June 8, 2004
The Department of Homeland Security and the Transportation Security Administration continue to monitor reports on potential terrorist threats in the United States. The United States Government has raised the threat level to ORANGE for the financial services sector in New York City, Northern New Jersey and Washington, D.C. We do have new and unusually specific information about where Al Qa'ida would like to attack. Based on a recent interagency review of available information, we remain concerned about Al-Qa'ida's continued efforts to plan multiple attacks against the United States possibly employing commercial or general aviation aircraft, including helicopters. As a precaution, increased awareness and reporting throughout the general aviation community is desired. At this time, we have no information on dates for potential attacks. TSA will keep you advised should any additional aviation security measures be warranted as the intelligence and threat situation are further analyzed.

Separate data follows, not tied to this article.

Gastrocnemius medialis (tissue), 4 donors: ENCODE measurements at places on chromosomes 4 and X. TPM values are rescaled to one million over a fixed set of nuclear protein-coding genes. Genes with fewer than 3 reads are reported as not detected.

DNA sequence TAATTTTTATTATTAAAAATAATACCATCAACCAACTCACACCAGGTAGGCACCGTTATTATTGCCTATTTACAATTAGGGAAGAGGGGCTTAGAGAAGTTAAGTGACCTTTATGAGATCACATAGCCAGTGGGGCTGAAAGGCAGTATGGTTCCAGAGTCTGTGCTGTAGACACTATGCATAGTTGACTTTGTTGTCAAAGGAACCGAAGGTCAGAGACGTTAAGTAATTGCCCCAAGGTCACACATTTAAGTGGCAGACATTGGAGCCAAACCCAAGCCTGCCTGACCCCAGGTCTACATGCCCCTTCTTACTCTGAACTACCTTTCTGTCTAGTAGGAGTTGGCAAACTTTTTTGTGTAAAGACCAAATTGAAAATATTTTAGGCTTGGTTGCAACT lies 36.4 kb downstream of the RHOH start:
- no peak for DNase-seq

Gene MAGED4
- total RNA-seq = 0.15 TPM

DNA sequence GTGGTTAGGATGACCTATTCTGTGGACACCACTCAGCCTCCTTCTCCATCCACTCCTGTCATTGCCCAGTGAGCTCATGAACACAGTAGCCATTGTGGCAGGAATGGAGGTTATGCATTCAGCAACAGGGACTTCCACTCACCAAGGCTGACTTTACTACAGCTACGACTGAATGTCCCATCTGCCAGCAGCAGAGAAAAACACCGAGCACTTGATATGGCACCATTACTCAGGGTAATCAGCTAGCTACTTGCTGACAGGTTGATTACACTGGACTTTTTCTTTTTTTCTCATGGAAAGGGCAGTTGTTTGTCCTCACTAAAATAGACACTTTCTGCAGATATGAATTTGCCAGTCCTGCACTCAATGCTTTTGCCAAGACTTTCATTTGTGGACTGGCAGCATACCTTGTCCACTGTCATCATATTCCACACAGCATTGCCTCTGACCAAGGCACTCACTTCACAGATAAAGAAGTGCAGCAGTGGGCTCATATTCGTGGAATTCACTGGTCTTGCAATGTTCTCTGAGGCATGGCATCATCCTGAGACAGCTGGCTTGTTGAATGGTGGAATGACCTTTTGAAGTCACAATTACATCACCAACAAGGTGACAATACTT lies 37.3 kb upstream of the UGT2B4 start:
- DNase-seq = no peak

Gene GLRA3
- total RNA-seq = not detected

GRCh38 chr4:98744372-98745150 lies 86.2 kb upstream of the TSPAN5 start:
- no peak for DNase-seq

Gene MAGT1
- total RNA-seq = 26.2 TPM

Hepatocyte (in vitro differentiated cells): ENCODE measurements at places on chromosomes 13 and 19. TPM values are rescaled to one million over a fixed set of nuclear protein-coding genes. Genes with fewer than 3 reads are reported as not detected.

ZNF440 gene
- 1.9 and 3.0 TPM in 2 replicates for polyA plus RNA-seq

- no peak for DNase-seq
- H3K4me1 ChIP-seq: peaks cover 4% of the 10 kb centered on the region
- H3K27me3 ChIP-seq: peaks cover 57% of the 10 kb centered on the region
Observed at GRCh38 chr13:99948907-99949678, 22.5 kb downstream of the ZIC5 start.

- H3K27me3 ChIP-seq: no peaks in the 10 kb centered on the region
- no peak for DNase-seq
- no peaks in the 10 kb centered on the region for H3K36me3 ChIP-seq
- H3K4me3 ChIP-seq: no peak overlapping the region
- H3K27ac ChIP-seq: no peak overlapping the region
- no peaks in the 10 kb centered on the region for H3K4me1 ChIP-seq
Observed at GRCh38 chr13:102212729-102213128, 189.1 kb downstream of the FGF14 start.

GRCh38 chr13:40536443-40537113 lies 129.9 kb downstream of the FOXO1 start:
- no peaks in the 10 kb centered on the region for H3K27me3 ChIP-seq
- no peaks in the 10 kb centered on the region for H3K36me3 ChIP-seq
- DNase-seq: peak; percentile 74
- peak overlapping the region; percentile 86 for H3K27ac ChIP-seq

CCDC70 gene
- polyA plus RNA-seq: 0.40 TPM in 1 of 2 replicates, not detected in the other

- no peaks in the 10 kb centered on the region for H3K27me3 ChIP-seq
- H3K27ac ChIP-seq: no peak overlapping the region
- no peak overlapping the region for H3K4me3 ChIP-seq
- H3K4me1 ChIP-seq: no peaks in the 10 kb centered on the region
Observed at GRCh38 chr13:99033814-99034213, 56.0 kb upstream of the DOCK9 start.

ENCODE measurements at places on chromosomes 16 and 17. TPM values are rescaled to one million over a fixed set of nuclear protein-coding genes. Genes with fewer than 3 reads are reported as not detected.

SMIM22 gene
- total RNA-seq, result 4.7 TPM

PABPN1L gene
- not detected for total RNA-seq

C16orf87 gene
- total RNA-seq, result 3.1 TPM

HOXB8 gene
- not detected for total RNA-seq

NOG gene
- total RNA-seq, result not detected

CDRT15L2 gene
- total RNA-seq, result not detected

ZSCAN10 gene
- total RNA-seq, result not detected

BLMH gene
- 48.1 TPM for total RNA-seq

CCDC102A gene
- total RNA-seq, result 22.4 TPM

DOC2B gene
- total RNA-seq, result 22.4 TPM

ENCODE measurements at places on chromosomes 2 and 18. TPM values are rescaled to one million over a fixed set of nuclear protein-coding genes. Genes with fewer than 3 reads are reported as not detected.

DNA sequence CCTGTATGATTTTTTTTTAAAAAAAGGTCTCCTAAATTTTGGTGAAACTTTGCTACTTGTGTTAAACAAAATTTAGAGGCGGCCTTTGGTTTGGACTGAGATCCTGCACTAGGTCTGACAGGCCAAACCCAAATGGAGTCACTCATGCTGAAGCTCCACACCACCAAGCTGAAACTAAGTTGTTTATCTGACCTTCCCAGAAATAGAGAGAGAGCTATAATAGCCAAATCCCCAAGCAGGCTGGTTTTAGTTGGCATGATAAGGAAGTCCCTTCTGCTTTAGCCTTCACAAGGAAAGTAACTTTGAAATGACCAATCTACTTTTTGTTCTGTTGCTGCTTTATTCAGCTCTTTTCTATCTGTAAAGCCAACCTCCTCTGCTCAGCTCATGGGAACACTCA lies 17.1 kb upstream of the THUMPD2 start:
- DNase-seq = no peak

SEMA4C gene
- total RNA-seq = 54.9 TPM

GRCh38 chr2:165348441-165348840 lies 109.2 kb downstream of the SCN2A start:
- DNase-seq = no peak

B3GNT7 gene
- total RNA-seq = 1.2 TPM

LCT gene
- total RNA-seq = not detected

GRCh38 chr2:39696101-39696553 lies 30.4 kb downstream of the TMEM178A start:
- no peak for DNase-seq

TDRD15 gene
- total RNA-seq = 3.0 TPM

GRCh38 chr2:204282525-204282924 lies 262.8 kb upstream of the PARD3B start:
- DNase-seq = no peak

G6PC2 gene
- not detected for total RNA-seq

TSA wants to remind general aviation aircraft and airport operators to review the security measures contained in the TSA Information Publication, Security Guidelines for General Aviation Airports , and the Aircraft Owners and Pilots Association's Airport Watch Program materials. In addition, general aviation aircraft and airport operators are encouraged to consider the following:
Persons should report suspicious activity immediately to local law enforcement and the TSA General Aviation Hotline at 866-GASECUR (866-427-3287).
August 6, 2004
A state-of-the art medical facility on remote Tangier Island in the Chesapeake Bay serves as a lasting memorial to the late Dr. David B. Nichols’ dedication to providing medical care to the community for 30 years. Now, Nichols’ aviation legacy—flying a Cessna 182 or Robinson R44 to the island every Thursday to provide that care—is set in stone.
Daher-Socata announced that it had installed the first Garmin G600 and GTN 750 avionics in one of its 2004 TBM 700C2 airplanes.
Even brief flight under actual conditions can expose how well your basic instrument flying is serving.
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